Net Zero by 2050: What Does it Mean and is it Possible? 

Regardless of what part of the world you call home, it is more than likely that you've experienced some odd weather patterns in recent years. Whether it be heavy snow in Texas or dangerously high heat waves in Europe, the world's climate seems to have taken on a new and unpredictable path. But why is this happening? And at this point, is there a way to get things under control? 

The world functions and sustains life through a series of fine-tuned and balanced systems. Much like the portions of ingredients to make bread, if these systems aren't in equilibrium, the whole thing can go to ruin very quickly. Something as seemingly simple as too much heat in the atmosphere and increased water in the oceans can lead to everything from increasingly acidic and warm seas to changes in currents, abnormal natural disasters, and more. 

What is Net Zero?

The greenhouse effect occurs when excess greenhouse gasses are released into the atmosphere. These gasses, which include carbon dioxide (CO2), methane, nitrous oxide, and fluorinated gasses, trap heat in the atmosphere, increasing its temperature. This excess heat causes complications because it is reabsorbed by the Earth's surface, primarily the world's oceans. Consequently, onsetting the consequences mentioned in light of rising temperatures. 

The greenhouse effect in the Earth's atmosphere is attributed primarily to human activities. CO2 is the main greenhouse gas emitted into the atmosphere through industry, transportation, agriculture, and other sectors. As stated by the United Nations, to maintain a livable planet, the atmosphere's temperature can not exceed 1.5° C above the atmospheric temperature as it was in the 1800s, before the Industrial Revolution. This timeline is significant because prior to the industrial revolution, the CO2 and other greenhouse gasses emitted into the atmosphere were released in moderation with little human influence, resulting in a constant temperature.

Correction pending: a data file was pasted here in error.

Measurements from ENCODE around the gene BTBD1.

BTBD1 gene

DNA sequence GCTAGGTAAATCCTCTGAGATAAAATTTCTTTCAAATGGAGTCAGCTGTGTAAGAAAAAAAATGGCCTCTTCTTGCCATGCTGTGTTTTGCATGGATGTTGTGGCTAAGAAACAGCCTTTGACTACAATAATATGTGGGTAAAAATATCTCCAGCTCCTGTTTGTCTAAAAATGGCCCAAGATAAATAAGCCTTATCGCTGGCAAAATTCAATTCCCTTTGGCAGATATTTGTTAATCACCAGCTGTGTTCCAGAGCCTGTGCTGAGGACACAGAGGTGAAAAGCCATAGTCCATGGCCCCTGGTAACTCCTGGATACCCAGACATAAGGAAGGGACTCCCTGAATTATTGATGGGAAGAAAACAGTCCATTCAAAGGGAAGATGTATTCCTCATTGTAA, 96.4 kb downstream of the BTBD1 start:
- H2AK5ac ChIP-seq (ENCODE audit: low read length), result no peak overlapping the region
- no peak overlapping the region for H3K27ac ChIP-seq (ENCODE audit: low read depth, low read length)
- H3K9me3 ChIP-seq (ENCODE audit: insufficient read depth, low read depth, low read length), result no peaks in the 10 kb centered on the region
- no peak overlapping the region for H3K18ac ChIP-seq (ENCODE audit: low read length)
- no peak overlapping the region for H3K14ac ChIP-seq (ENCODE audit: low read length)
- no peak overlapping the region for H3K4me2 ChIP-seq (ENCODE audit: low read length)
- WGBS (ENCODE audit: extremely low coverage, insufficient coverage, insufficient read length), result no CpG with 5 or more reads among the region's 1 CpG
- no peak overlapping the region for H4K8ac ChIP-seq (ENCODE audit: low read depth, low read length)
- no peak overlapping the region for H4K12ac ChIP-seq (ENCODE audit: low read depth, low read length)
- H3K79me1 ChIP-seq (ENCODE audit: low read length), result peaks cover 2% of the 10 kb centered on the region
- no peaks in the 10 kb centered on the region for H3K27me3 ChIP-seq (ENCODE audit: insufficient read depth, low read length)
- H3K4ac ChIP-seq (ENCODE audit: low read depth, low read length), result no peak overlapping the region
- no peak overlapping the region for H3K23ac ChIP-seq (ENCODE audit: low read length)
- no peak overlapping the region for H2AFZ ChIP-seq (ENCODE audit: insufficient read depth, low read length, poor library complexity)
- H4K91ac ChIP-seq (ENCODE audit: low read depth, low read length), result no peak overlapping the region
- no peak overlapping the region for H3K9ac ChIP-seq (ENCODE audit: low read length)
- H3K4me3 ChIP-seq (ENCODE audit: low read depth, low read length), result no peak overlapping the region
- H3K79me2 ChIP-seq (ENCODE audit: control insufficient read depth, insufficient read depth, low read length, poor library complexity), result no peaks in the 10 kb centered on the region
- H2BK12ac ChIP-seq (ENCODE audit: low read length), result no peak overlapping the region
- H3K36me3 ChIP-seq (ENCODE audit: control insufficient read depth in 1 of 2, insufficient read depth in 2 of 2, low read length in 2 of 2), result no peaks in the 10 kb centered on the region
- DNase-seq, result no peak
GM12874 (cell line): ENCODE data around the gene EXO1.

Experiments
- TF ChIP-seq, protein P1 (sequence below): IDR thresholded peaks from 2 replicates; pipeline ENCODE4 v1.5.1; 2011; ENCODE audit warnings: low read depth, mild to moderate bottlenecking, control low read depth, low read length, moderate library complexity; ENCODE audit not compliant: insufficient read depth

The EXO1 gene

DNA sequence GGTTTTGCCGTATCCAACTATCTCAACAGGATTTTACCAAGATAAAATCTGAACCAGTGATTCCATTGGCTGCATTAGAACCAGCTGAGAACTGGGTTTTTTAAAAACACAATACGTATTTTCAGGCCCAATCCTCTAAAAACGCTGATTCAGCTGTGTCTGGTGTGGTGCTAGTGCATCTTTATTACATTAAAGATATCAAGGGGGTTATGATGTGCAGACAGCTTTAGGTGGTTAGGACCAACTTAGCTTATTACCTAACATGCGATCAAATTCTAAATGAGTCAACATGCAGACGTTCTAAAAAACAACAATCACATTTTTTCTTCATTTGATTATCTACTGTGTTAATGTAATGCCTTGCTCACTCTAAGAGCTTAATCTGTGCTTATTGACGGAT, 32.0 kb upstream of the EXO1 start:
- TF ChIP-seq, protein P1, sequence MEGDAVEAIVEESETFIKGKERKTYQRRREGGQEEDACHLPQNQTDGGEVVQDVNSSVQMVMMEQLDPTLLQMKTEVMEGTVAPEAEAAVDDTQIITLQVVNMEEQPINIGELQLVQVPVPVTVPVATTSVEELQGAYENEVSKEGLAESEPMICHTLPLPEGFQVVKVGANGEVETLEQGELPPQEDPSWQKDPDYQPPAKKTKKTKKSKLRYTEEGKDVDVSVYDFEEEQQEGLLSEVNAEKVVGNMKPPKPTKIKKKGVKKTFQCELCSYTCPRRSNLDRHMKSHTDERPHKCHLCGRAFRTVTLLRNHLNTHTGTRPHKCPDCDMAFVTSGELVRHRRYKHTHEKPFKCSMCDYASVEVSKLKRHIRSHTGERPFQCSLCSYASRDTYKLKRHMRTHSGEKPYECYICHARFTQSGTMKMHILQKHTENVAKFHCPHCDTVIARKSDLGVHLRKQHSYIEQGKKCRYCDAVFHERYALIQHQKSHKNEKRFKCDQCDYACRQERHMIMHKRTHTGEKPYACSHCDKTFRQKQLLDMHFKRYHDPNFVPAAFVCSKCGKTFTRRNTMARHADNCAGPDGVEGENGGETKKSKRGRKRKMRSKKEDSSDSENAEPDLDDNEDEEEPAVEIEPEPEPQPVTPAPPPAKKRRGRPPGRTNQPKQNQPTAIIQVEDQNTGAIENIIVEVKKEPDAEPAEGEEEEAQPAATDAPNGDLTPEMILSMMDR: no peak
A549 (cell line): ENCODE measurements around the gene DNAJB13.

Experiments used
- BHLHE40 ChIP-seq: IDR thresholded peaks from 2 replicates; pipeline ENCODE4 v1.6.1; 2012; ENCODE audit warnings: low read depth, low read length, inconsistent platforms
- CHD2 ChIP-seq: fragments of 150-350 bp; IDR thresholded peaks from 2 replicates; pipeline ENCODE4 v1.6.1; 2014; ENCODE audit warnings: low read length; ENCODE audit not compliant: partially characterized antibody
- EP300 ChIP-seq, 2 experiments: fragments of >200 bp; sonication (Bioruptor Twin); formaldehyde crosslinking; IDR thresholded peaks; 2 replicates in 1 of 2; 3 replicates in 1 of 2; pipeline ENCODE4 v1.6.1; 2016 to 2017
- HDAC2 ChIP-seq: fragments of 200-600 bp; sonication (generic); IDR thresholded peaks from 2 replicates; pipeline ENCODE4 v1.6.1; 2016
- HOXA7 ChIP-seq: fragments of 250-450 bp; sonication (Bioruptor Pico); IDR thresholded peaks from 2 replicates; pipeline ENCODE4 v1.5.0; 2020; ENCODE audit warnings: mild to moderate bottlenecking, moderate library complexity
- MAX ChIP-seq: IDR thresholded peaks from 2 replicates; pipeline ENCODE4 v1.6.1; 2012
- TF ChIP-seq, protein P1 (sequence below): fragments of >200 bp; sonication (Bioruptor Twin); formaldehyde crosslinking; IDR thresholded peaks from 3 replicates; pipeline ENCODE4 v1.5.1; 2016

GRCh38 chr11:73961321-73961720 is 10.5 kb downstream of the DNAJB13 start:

Therefore, to reduce the impacts of global warming, nations around the world have pledged to adjust their methods and activities to reach net zero carbon emissions or carbon neutrality by the year 2050. If accomplished, this achievement will put the world in a better position to thrive while reducing the environmental catastrophes that are bound to come about if global warming continues to increase at today's pace. 

Will this be enough? 

With some of the major emitters of CO2, including The United States, China, and The European Union pledging to reach net zero by 2050, hopes are high that the goal will be reached in time to reduce significant climate change in the future. However, the failure to kick things off on a strong foot and projected increased greenhouse emissions for the next couple of years are troubling to many. At the end of the day, nation leaders and civilians alike must consider the planet's health and the quality of their future when participating in activities and establishing their lifestyles. Support for unsustainable practices can provide for an unstable and unpredictable climate in the future. Therefore, the consequences of our actions must be taken seriously to make net zero by 2050 possible. To learn more about the world's natural resources and how to live a more resourceful life, visit Resourcfefulness.org and don't forget to follow us on Facebook and Instagram

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